Agriculture Secretary Sonny Perdue says USDA wants to provide relief from the COVID-19 crisis to eligible farm sectors “sooner rather than later,” but the department will have to wait until this summer at the earliest to distribute an additional $14 billion in aid.
The recently enacted $2 trillion economic stimulus bill known as the CARES Act earmarked $9.5 billion in COVID-19 relief for livestock producers, specialty crops and local agriculture systems and provided $14 billion more to replenish USDA’s Commodity Credit Corp. spending authority.
Asked about the $9.5 billion, Perdue told reporters on Wednesday that USDA’s “goal is to get it done sooner rather than later, but we want it done very inclusively as well.”
He indicated that USDA also would tap an additional $6 billion that remained in the CCC account before the $14 billion replenishment.
“We’re meeting daily on that (COVID-19 aid package), getting data, listening to all the stakeholders within the various commodity groups, getting their ideas, talking to members on the Hill,” Perdue said.
House Agriculture Chairman Collin Peterson, who talked to Perdue on Sunday, says there should be an announcement in the next week or two about the payments. “They’re trying to do this relatively quick,” Peterson told constituents in a telephone town hall later Wednesday.
Livestock groups and the produce industry have made detailed proposals for spending the money.
The dairy industry, for example, wants USDA to pay farmers to cut milk production and providing forgivable loans to processors to keep buying milk. Produce industry groups want up to $5 billion in payments to compensate growers and dealers for losses they suffered when restaurants, schools and colleges suddenly closed because of the crisis.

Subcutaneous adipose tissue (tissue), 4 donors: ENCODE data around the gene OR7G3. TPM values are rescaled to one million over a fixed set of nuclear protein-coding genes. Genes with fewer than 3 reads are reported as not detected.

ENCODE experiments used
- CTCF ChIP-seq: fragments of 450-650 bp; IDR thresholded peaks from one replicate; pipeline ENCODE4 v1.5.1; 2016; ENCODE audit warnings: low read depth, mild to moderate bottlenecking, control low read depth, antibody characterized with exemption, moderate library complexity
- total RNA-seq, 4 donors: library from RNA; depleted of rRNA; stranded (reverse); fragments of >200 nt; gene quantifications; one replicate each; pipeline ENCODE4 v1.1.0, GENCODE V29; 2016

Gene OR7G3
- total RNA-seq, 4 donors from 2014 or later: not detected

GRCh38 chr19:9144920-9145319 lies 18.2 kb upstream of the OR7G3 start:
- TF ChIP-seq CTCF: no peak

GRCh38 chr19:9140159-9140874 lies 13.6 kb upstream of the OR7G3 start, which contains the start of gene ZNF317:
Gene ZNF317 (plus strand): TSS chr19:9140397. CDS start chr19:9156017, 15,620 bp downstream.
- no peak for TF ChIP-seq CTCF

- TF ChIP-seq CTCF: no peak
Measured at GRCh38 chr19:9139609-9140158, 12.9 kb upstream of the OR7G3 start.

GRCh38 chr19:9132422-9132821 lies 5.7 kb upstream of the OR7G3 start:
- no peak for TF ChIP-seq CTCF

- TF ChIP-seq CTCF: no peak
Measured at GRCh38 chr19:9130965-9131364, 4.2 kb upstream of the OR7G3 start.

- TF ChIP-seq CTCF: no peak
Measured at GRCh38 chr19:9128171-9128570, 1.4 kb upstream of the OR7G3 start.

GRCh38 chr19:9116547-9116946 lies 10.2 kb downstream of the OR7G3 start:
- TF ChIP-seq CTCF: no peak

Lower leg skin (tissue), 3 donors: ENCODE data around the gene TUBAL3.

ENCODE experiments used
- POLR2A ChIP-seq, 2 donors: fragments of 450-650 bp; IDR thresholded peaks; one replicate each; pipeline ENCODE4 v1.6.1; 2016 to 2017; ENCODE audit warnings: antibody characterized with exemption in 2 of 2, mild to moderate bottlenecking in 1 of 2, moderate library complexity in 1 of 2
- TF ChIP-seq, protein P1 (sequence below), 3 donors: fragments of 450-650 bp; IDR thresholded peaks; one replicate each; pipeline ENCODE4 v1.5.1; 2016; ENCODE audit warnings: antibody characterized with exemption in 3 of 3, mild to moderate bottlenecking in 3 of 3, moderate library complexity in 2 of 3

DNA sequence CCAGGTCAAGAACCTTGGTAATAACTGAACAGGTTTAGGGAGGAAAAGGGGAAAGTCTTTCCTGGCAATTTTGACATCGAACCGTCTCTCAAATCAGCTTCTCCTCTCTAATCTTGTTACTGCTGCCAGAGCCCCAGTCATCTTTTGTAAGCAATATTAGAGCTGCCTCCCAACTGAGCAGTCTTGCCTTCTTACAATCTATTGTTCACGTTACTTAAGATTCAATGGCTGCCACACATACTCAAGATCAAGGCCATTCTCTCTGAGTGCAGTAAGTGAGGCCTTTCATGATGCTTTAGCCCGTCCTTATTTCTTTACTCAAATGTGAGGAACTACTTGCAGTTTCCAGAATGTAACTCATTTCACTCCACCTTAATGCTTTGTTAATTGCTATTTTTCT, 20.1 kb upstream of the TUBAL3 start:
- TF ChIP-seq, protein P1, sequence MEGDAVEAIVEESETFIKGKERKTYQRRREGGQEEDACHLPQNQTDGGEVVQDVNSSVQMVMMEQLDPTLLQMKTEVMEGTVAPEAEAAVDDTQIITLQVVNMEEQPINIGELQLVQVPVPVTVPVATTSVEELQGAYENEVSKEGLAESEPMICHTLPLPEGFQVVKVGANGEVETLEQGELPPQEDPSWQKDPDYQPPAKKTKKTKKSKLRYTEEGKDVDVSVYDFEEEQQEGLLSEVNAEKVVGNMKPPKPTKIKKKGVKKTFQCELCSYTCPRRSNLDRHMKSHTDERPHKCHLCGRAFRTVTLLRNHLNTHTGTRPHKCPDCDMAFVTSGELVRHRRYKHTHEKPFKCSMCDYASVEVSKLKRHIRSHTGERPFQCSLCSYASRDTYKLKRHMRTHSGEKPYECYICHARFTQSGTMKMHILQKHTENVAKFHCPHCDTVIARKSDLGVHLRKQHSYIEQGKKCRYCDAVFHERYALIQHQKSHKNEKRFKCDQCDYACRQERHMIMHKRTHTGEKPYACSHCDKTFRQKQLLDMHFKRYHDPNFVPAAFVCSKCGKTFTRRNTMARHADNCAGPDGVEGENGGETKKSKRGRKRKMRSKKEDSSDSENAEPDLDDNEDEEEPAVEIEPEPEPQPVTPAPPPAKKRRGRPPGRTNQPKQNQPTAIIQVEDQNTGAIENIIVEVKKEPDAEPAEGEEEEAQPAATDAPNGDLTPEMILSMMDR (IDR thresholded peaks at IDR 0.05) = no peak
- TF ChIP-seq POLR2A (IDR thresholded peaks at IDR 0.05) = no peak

The additional $14 billion provided for CCC can't be spent before July, according to a statement provided by the department: “The CARES Act provided a $14 billion replenishment for the CCC as reflected in the June 2020 report of its financial condition. Therefore, the replenishment cannot be secured until after June 30, 2020 when the financial statement is completed.”
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Perdue said the department also would seek to increase its milk purchases, another request of the dairy industry, but that it can be difficult to distribute milk through food banks. Many have no or limited cold storage.
In 2019, it took the department all year to distribute $50 million in fluid milk. “The challenge is scale and scope and the amount of oversupply in the dairy industry” amid the COVID-19 crisis, Perdue said.
Steve Davies contributed to this report.
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